The innate immune system is one of our first defense mechanisms against incoming pathogens. Concerted action of multiple pathways, among them autophagy and the type-I interferon response, efficiently facilitate prevention and/or clearance of microbes such as viruses.

Our previous studies already revealed that many factors involved in the induction of autophagy have (at least) dual roles. For example, TRIM23 upregulates both autophagy and type-I interferon upon infection. While the anti-viral properties of the type-I interferon are well-characterized, autophagy is a self-digestive homeostatic pathway with an emerging role within the innate immune system.

Concerted activation of innate immune defense mechanisms requires coordinated activation and modulation. Key factors that coordinate multiple anti-viral pathways represent hubs in the innate immune network, or short: immunohubs. These factors define our anti-viral responses and are thus major determinants of infectious diseases.  We aim to discover novel immunohubs to gain insight into regulation of our network of interconnected immune defenses and examine their interplay with viruses and explore therapeutic modulation of anti-viral innate immunity. 

To achieve this goal, we use a combination of state-of-the art methods from virology/molecular biology, (bio)chemistry and bioinformatics in our approach to explore the anti-viral innate immune system in an interdisciplinary manner. Among them are CRISPR, Next-generation-sequencing, proteomics, small compounds/peptide screens and derivatisation, advanced imaging techniques and bioinformatic analysis of large datasets.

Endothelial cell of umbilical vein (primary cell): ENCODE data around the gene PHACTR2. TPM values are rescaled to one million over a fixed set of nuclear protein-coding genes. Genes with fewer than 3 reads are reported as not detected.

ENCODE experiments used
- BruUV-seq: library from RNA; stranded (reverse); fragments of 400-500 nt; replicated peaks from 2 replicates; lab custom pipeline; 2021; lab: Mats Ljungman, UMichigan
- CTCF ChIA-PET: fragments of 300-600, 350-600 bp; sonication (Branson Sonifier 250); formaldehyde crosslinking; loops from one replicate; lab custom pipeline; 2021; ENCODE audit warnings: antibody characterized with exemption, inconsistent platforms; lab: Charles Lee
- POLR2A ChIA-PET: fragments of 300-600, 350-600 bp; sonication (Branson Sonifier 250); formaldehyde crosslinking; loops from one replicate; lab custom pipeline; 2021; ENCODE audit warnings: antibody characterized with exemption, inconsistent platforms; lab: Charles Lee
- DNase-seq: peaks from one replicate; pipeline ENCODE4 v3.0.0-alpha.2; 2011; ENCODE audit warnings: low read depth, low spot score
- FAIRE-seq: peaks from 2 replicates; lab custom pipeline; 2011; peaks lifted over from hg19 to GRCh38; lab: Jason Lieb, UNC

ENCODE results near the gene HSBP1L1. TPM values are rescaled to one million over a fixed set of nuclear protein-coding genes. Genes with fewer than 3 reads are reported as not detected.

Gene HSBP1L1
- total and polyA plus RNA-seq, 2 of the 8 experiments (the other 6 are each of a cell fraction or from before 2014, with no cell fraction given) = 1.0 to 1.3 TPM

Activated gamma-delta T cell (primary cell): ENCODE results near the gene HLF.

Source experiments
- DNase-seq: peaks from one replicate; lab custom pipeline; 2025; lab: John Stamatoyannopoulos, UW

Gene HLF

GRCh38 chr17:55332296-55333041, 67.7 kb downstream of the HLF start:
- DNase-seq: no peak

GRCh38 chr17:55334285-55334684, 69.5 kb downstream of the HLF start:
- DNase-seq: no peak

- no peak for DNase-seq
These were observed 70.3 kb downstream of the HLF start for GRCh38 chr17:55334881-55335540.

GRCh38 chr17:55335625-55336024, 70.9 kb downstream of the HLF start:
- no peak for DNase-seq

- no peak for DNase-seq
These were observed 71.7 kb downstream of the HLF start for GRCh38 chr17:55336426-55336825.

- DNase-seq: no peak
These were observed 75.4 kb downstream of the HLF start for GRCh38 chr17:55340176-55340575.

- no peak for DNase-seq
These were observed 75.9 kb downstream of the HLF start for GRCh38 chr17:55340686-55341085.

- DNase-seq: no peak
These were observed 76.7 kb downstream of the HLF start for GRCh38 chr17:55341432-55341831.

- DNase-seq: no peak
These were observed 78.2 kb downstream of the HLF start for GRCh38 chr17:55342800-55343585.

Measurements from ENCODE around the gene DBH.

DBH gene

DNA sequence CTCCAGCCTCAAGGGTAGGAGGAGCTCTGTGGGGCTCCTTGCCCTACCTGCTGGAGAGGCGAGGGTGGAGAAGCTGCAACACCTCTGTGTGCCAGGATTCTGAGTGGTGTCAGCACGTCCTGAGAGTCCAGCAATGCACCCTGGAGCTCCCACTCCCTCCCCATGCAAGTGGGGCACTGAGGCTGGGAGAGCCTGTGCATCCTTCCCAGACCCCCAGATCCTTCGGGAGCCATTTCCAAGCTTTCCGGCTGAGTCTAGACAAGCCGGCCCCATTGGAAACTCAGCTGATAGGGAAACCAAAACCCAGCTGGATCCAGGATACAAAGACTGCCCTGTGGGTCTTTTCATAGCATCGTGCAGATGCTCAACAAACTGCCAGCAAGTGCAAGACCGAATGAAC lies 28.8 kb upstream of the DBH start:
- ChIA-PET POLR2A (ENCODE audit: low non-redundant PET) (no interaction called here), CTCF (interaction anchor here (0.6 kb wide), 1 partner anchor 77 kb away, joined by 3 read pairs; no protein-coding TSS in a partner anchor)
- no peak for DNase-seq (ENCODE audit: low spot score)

Profilbild von Dr. Konstantin Sparrer

Dr. Konstantin Sparrer

Junior Group Leader

While activation of autophagy during an infection is necessary to enhance anti-viral targeting of viruses, hyperactivation of autophagy leads to self-digestion and eventually cell death. Therefore, destructive defense mechanisms such as autophagy need to be tightly controlled. Excessive immune reactions significantly contribute to the pathogenicity of many viruses, for example the induction of AIDS by HIV-1. Therefore, we aim to identify and characterize key factors that keep excessive autophagy in check to ensure proper anti-viral action while protecting the host by providing negative feedback loops.

Viruses have evolved strategies to counteract our immune system, to enable currently circulating pathogens establish successful infections. Autophagy, like other innate immune pathways is known to be modulated by HIV-1. While the general consensus is that autophagy restricts viral growth, the underlying molecular mechanisms are still unclear. To unravel viral autophagy-modulation strategies we aim to dissect the interplay between the virus and autophagy.

Current knowledge indicates that exogenous modulation of autophagy may be an effective new approach to treat viral infections. The human peptidome provides a promising source for the discovery of as-yet-unknown physiological modulators of autophagy. Our goal is to identify, characterize and optimize peptides derived from the human peptidome that modulate autophagy and thus have an anti-viral effect. Furthermore, these peptides could also be important for the treatment of autophagy-related diseases such as cancer and neuropathies.